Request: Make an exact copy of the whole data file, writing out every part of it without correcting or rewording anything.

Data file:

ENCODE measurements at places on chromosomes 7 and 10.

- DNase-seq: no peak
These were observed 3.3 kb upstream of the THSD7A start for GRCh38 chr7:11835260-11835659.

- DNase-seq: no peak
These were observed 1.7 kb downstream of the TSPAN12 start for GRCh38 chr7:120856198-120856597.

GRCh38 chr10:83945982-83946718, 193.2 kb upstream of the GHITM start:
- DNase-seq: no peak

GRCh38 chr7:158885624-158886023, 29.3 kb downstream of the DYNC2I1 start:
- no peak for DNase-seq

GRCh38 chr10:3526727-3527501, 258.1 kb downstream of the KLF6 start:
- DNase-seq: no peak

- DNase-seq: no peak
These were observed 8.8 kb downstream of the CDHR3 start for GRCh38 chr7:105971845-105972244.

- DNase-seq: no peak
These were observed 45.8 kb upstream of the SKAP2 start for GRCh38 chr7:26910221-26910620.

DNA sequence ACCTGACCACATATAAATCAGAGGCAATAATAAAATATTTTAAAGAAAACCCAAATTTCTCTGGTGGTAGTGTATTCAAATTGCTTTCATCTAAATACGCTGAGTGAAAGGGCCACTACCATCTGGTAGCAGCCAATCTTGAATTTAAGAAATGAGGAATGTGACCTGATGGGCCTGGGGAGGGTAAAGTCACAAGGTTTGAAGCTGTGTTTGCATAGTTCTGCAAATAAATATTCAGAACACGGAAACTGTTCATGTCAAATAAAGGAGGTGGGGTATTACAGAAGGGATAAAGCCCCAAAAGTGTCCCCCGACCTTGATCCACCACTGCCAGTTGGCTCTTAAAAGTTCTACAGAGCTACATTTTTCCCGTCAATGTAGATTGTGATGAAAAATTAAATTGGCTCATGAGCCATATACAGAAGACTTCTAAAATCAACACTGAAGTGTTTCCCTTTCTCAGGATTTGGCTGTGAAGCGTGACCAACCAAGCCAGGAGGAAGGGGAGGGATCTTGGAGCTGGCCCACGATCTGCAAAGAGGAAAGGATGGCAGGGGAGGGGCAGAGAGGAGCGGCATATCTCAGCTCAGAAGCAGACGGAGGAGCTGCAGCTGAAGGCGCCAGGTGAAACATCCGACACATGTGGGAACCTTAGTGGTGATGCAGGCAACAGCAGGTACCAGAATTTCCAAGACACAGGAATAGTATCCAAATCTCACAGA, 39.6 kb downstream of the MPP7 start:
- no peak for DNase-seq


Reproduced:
ENCODE measurements at places on chromosomes 7 and 10.

- DNase-seq: no peak
These were observed 3.3 kb upstream of the THSD7A start for GRCh38 chr7:11835260-11835659.

- DNase-seq: no peak
These were observed 1.7 kb downstream of the TSPAN12 start for GRCh38 chr7:120856198-120856597.

GRCh38 chr10:83945982-83946718, 193.2 kb upstream of the GHITM start:
- DNase-seq: no peak

GRCh38 chr7:158885624-158886023, 29.3 kb downstream of the DYNC2I1 start:
- no peak for DNase-seq

GRCh38 chr10:3526727-3527501, 258.1 kb downstream of the KLF6 start:
- DNase-seq: no peak

- DNase-seq: no peak
These were observed 8.8 kb downstream of the CDHR3 start for GRCh38 chr7:105971845-105972244.

- DNase-seq: no peak
These were observed 45.8 kb upstream of the SKAP2 start for GRCh38 chr7:26910221-26910620.

DNA sequence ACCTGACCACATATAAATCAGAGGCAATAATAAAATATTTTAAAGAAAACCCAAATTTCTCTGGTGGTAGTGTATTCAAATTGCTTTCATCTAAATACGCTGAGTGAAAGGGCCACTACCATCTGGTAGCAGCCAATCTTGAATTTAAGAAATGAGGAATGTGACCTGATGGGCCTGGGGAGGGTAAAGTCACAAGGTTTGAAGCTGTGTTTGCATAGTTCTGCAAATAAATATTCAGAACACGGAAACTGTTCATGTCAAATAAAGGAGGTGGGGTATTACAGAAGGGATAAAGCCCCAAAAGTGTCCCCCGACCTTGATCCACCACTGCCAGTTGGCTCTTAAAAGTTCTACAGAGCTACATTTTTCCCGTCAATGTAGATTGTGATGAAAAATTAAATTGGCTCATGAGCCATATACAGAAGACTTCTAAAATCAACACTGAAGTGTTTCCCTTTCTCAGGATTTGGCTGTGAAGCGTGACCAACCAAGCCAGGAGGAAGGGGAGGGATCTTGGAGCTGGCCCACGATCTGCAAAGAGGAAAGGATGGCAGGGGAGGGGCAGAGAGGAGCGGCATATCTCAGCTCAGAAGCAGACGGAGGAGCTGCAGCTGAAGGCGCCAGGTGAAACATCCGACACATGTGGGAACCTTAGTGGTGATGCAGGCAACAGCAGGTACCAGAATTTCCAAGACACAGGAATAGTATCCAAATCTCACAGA, 39.6 kb downstream of the MPP7 start:
- no peak for DNase-seq